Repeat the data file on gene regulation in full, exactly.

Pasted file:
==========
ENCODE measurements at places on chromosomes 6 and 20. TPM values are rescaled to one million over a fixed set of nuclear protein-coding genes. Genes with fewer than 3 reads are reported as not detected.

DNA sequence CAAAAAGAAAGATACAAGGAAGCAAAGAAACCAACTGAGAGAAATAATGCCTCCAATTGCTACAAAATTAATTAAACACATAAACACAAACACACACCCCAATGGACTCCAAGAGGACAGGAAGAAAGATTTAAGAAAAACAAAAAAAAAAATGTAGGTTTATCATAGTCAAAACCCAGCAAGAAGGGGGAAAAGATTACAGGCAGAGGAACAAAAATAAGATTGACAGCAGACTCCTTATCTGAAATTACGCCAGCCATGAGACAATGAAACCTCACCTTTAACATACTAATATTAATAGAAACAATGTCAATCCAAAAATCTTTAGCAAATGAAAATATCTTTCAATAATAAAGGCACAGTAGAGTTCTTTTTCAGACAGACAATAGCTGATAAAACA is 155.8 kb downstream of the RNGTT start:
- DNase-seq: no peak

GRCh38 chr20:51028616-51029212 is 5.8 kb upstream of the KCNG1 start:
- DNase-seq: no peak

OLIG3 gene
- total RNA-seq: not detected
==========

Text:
ENCODE measurements at places on chromosomes 6 and 20. TPM values are rescaled to one million over a fixed set of nuclear protein-coding genes. Genes with fewer than 3 reads are reported as not detected.

DNA sequence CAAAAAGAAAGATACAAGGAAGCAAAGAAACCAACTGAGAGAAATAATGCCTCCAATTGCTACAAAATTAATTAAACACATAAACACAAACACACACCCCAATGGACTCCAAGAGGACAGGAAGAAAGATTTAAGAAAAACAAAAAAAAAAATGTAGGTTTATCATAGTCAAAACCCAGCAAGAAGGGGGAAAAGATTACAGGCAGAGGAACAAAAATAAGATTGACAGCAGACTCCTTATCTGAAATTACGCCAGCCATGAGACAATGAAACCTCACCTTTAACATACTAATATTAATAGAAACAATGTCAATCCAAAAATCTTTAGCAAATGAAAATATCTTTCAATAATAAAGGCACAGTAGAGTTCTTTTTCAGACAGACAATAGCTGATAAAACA is 155.8 kb downstream of the RNGTT start:
- DNase-seq: no peak

GRCh38 chr20:51028616-51029212 is 5.8 kb upstream of the KCNG1 start:
- DNase-seq: no peak

OLIG3 gene
- total RNA-seq: not detected